Think Tank

Carpworld - - CONTENTS - - Carp­world

This month’s panel give their thoughts on whether or not to change your strat­egy to ac­com­mo­date the changes brought on by the clocks go­ing back and the nights start­ing to draw in...

Do you still con­tinue to per­sist

WITH FISH­ING OVERNIGHTERS AND/OR WEEK­ENDS AS THE NIGHTS DRAW IN? OR DO YOU NOW START TO WHIT­TLE DOWN YOUR HOURS AND TRY TO OPTIMISE YOUR TIME SPENT ON THE BANK AROUND EX­PECTED BITE TIMES DUR­ING THE HOURS OF DAY­LIGHT?

As au­tumn dis­ap­pears over the hori­zon and is re­placed by the long dark nights of win­ter, many guys pack their kit away and head for the sanc­tu­ary of a warm fire. For me, how­ever, noth­ing ap­peals more than crisp morn­ings, de­serted banks and carp wear­ing their most glo­ri­ous colours.

In short, I’m a lover of win­ter an­gling, but the time I have tended to spend on the bank in re­cent years has be­come far more se­lec­tive, as I tend to strip it all back and con­cen­trate on short day ses­sions. There are a num­ber of rea­sons be­hind this, but the main one is the carp are so much more ac­tive dur­ing the day than they are through those long, dark, cold nights.

I make sure my kit is as min­i­mal­is­tic and as pre­pared as I can get away with, swap­ping my main tackle bag for a trimmed-down ver­sion and hav­ing fresh rigs ready to go at the drop of a hat. This means that I’m able to take ad­van­tage of small win­dows of op­por­tu­nity and makes stay­ing on fish that lit­tle bit eas­ier.

I al­ways pick a venue within a man­age­able dis­tance from home – ideally less than 30 min­utes away, and some­where that holds a rea­son­able stock of carp. The depth is also im­por­tant, as a nice, shal­low venue (less than about 8-feet) will tend to fish bet­ter dur­ing the long term, than a deeper one. Shal­low wa­ters are far more re­ac­tive to changes in the weather and so too are its in­hab­i­tants.

Once I’ve se­lected a water, I try to keep some bait go­ing in two or three times a week, in one or two ar­eas. It doesn’t have to be much – 40 to 50 Switch boilies spread over a zone will hold the fish’s in­ter­est, as the nat­u­ral larders lose their ap­peal and give you a great area to drop back on should you turn up and not find any­thing to go on. That said, there’s no sub­sti­tute for lo­ca­tion, and gen­er­ally dur­ing the colder months if you can find one, you’ll find a few. So I al­ways turn up be­fore first light and po­si­tion my­self with a good view over the water and a brew in hand. I’ve found bite times can be­come very lo­calised dur­ing this pe­riod of the year, so I al­ways keep a note of where and what times I’ve had fish, as this can help you cut your ses­sions down even shorter and keep you one step ahead of the carp.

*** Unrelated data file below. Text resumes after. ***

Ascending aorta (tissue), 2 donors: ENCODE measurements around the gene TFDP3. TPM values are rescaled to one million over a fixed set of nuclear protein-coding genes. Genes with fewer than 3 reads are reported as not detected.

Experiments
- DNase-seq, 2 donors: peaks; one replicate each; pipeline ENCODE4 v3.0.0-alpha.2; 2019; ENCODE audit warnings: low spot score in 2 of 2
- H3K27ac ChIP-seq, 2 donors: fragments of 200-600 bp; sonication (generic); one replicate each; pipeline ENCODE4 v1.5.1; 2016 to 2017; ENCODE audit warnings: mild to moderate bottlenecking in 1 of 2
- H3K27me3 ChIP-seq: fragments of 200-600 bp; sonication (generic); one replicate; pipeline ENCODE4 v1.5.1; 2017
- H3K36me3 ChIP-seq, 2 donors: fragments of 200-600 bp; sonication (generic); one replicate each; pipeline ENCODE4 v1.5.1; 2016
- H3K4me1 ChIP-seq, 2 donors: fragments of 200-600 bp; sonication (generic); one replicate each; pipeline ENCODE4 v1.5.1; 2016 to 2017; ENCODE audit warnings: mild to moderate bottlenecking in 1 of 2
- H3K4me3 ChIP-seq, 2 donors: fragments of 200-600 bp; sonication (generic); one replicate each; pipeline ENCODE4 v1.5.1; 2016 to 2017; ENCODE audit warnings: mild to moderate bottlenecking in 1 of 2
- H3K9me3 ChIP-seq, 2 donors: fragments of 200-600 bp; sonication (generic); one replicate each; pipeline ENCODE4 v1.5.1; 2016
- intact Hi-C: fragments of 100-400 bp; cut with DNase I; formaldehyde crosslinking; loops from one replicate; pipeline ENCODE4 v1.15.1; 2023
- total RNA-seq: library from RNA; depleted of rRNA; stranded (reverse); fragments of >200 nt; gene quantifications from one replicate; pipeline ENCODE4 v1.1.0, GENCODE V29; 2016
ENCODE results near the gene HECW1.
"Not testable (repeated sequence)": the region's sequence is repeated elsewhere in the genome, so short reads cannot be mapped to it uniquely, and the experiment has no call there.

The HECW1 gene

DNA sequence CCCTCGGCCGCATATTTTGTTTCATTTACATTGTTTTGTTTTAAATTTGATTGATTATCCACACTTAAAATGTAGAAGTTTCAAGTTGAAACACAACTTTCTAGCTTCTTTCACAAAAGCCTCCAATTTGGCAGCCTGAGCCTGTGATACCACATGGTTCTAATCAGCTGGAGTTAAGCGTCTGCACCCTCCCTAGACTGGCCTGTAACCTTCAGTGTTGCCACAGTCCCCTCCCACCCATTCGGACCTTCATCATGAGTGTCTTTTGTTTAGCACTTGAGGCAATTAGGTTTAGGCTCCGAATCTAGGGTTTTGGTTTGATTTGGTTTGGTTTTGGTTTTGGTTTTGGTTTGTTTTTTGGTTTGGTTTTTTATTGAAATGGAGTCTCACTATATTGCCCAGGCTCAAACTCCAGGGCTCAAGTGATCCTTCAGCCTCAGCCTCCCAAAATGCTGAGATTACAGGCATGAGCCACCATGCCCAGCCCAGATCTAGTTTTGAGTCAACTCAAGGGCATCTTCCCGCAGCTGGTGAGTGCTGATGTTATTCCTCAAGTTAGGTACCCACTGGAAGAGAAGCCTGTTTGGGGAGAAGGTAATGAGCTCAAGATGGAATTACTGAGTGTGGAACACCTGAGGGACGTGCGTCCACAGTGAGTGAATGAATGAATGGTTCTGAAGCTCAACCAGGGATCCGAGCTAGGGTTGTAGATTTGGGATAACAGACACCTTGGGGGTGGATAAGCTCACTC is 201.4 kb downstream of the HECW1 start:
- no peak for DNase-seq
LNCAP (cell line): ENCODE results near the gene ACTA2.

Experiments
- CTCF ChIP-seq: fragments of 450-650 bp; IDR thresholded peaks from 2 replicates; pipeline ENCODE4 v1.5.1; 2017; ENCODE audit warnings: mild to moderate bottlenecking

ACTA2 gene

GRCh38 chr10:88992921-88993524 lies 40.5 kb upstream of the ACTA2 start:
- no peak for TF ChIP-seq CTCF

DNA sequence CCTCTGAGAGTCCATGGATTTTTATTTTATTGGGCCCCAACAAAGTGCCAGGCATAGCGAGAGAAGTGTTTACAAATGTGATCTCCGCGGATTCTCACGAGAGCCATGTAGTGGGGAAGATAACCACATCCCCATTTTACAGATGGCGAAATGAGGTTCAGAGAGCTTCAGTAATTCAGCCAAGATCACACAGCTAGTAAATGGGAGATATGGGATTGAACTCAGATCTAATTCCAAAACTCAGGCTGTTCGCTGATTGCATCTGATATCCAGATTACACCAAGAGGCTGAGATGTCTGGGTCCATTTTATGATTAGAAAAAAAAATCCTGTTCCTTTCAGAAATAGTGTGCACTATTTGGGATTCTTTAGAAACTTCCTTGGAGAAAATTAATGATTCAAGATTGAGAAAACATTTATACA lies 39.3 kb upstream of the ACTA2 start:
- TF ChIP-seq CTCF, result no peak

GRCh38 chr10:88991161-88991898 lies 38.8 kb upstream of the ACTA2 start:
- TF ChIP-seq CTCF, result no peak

I use this time of the year to earn back some Brownie points at home and catch up with friends I’ve ne­glected for most of the spring, sum­mer and au­tumn – and by fish­ing days only, it gives me a great life bal­ance whilst still al­low­ing me to scratch that itch to get out on the bank when­ever I want.

Over the past few years my an­gling has nat­u­rally evolved into al­most solely overnight ses­sions. This is mainly due to a busy work sched­ule. I of­ten find my­self ar­riv­ing at the lake dur­ing the evening which is okay when the tem­per­a­tures and day­light hours are on my side, but mov­ing into the au­tumn months and win­ter, I do have to adapt my ap­proach to give my­self the best chance of a bite.

Overnighters dur­ing the win­ter are test­ing, and, in my opin­ion, you have to be re­ally in tune with your water to max­i­mize these ses­sions. Par­tic­u­larly with the venue I have been fo­cus­ing on this last sea­son, I have no­ticed that the bite-times are mov­ing later and later into the morn­ing, as the sun takes pro­gres­sively longer to rise and warm up the water. This is an overnighter an­gler’s worst night­mare, be­cause if you can only fish these short ses­sions, but are hav­ing to pull off the lake be­fore the bite time, it is al­most not even worth the ef­fort in some cir­cum­stances. All venues are dif­fer­ent so I am just speak­ing from ex­pe­ri­ence, based on where I am right now, but for me I do be­gin to wind down the overnighters and in­stead fo­cus on short day ses­sions when­ever pos­si­ble.

I still think it is key to stay as in the loop as much as you can with re­gard to what is be­ing caught and record­ing the bite times as ac­cu­rately as pos­si­ble to try and pin­point a time to have a rig in po­si­tion.

The banks are gen­er­ally qui­eter dur­ing the colder months and I find that these shorter day-ses­sions are usu­ally more pro­duc­tive for me per­son­ally. It is def­i­nitely more a case of spend­ing the right time, rather than spend­ing as much time, dur­ing the au­tumn/win­ter months for me, whilst keep­ing in the know.

This time of year, when the nights start draw­ing in and the tem­per­a­tures start to drop, is with­out a doubt my favourite time to be on the bank for nu­mer­ous rea­sons. One of which is that it only takes a cou­ple of frosty nights for the vast ma­jor­ity of an­glers to hang up their rods un­til next spring, mak­ing the banks much qui­eter and giv­ing me more op­por­tu­nity to move around the lake if re­quired.